Chitosan as a Seed Treatment and Growth Enhancer


Chitosan as a Growth Enhancer and Seed Treatment

In agriculture, Chitosan is used primarily as a natural seed treatment and plant growth enhancer as well as an ecologically friendly biopesticide substance that boosts the innate ability of plants to defend themselves against fungal infections.

The natural biocontrol active ingredients (chitin and chitosan) are found in the shells of crustaceans, such as lobsterscrabs, and shrimp. It is one of the most abundant biodegradable materials in the world.

Chitosan applications for use on organic certified farms and crops are regulated by the EPA, and the USDA National Organic Program.

Chitosan active biopesticides characteristics represent a new tier of cost-effective biological control of crops for agriculture and horticulture as it elicits natural innate defense responses within plant to resist insects, pathogens, and soil-borne diseases when applied to foliage or the soil.

The other benefits of Chitosan include increasing photosynthesis process, promotes and enhances plant growth, stimulates nutrient uptake, increases germination and sprouting, and boosts plant vigor. When used as seed treatment or seed coating on cotton, corn, seed potatoes, soybeans, sugar beets, tomatoes, wheat and many other seeds, it elicits an innate immunity response in developing roots which destroys parasitic cyst nematodes without harming beneficial nematodes and organisms.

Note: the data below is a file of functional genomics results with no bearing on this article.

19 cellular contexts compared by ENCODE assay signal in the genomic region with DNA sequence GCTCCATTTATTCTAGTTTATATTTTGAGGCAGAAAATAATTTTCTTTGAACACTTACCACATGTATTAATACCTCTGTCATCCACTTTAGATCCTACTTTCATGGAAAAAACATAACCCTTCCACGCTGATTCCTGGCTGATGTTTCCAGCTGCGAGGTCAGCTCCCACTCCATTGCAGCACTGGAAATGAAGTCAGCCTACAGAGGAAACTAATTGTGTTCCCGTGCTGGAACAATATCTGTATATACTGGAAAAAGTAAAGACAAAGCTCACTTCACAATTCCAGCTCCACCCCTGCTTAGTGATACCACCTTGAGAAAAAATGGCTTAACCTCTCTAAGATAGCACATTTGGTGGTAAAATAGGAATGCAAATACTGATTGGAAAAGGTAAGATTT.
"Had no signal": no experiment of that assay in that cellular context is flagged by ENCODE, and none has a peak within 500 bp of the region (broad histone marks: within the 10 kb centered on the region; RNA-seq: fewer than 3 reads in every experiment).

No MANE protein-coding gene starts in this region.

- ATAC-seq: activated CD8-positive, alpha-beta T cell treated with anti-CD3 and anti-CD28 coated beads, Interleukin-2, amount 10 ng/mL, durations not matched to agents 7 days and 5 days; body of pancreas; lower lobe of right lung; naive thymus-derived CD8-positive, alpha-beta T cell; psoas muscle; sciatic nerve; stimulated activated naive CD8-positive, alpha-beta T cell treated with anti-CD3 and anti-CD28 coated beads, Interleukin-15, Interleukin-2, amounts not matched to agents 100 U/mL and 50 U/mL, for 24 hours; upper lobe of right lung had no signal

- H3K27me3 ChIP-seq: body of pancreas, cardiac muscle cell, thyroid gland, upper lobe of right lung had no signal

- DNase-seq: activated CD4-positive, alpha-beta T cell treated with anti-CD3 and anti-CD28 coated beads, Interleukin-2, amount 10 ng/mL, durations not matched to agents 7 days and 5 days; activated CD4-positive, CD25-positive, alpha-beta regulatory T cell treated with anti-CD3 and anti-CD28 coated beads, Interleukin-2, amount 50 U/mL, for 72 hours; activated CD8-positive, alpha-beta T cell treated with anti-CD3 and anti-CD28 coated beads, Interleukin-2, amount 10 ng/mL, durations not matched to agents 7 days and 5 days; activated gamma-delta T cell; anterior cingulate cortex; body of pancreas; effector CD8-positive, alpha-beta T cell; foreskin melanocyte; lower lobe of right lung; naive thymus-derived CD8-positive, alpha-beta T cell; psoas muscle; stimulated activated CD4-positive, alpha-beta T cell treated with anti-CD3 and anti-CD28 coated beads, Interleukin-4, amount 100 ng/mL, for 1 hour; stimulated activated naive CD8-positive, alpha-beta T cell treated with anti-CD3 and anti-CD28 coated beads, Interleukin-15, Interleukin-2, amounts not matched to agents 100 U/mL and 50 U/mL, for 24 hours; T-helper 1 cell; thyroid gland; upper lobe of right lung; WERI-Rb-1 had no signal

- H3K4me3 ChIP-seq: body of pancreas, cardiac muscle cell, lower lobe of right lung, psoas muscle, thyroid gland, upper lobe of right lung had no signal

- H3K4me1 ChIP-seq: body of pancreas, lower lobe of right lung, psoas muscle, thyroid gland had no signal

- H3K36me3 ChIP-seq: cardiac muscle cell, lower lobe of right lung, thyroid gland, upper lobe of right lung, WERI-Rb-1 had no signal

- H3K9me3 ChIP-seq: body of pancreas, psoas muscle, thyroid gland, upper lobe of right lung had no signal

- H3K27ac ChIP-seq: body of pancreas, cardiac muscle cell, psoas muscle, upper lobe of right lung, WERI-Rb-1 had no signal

Agricultural applications of chitosan can reduce environmental stress due to drought and soil deficiencies, strengthen seed vitality, improve stand quality, increase yields, and reduce fruit decay of vegetables, fruits and citrus crops.

Horticultural applications of chitosan increases blooms and extends the life of cut flowers.

Given its low potential for toxicity and its abundance in the natural environment, chitosan does not harm people, pets, wildlife, or the environment.



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3. Smiley R., Cook R.J., Pauliz T., Seed Treatment for Sample Cereal Grains Oregon State University. (2002)

4. Stoner R., Linden J., Micronutrient elicitor for treating nematodes in field crops. (2006)

5. Linden, J.C. and Stoner, R.J. Pre-harvest application of proprietary elicitor delays fruit senescence. (2007)

6. Chitosan Exemption from the Requirement of a Tolerance. US-EPA. (1995)